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Re: Two Abreast

CTC Forum - On the road - 15 June 2014 - 8:38pm
kwackers wrote:
So the first thing that gets my hackles up is I'm sat at the lights and these two lycra warriors slip past my inside and stop in front of me

Cycle in London for any period of time and you get well used to this. Not just lycra warriors but Boris bikers, MTBers, Brommie riders, upstairs models with baskets, every Tom Dick and Harry does it. Then they pull slowly away because none of them know how to change down gears when stopping.

Arrgh.

Re: My Surly LHT - almost finished!

CTC Forum - Touring & Expedition - 15 June 2014 - 8:38pm
Do read what Surly say about kickstands.

Re: Two Abreast

CTC Forum - On the road - 15 June 2014 - 8:31pm
Erm... I had a sore knee that day. I've got a note from my mum to prove it and everything!

Re: Learning to ride on the road with a mountain bike?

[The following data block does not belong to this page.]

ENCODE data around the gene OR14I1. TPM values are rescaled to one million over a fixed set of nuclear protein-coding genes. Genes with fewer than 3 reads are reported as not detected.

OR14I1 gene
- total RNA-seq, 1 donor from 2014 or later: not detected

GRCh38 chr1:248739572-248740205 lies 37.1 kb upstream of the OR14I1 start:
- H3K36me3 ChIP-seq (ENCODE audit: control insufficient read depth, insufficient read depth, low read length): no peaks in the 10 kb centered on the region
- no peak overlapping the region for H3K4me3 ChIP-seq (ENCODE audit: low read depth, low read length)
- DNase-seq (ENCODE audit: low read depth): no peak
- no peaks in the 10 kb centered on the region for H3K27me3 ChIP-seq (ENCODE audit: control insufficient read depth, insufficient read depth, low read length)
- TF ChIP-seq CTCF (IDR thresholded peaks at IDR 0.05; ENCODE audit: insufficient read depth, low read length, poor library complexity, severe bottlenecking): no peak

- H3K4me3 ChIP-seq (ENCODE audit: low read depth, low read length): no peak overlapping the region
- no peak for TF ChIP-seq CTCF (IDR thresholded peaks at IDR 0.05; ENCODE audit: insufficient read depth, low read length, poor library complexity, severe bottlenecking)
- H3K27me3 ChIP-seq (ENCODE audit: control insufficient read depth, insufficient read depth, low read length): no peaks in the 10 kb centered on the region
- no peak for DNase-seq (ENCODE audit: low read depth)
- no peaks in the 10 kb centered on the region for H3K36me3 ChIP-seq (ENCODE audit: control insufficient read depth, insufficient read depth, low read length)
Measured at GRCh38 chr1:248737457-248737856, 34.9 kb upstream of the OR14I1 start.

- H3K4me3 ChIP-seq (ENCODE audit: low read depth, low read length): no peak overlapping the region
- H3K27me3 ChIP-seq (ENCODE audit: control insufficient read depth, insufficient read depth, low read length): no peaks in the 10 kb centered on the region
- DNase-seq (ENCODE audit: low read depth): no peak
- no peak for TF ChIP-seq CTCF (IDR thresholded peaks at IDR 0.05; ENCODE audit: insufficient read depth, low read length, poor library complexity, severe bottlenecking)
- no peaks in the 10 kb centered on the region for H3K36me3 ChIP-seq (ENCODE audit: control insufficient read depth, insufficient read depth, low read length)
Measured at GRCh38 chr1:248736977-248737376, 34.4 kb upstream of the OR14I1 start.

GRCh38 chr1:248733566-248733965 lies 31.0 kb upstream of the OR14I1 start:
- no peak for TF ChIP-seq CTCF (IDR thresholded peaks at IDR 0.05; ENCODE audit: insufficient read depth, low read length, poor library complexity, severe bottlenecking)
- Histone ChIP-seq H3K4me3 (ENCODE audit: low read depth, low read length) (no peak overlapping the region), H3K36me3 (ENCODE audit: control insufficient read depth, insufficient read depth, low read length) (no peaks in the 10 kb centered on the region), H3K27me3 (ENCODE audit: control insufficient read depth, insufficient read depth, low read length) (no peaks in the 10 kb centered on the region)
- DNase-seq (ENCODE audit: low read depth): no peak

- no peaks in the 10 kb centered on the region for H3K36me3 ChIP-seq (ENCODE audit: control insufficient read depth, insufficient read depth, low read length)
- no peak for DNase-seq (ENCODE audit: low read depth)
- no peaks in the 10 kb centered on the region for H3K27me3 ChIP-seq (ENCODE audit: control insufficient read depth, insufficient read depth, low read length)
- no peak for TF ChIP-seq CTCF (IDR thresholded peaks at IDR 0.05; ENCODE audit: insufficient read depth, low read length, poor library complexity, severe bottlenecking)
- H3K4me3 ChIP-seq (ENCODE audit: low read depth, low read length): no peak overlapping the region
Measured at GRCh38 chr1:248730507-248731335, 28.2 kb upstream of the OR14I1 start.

CTC Forum - On the road - 15 June 2014 - 8:31pm
Hi 'amenahmw', welcome to the forum.

Assuming that the bike is roadworthy (brakes and gears do work, etc) , and that the bike fits you OK, then there is no reason why you shouldn't use it to learn to ride on the road.....I've taught loads of people who have had much less suitable bikes (I hate BMXs*).

If you go to a bikebility lesson then the first thing that they should teach you is how to do a safety check on the bike, however, if the bike is unsafe they will not let you use it for the session. Some instructors will do minor fixes to it, and most will top the air up in the tyres (while muttering darkly under their breath ), but don't count on it...best to take the bike to a good bike shop to get it serviced beforehand....this is your next problem: make sure that they do a report and quotes for any work that it needs before they do the work - that way you can give them the OK beforehand rather than finding you have been landed with a bill for more than the bike is worth!

Regarding speed - don't worry, in bikeability lessons it's the ones that go fast that tend to fail, whereas those that go at a modest/reasnable speed and give themselves time to think about what they are doing have a much better chance of passing. If you do want to go a bit faster then getting a pair of slick road tyres will transform the bike.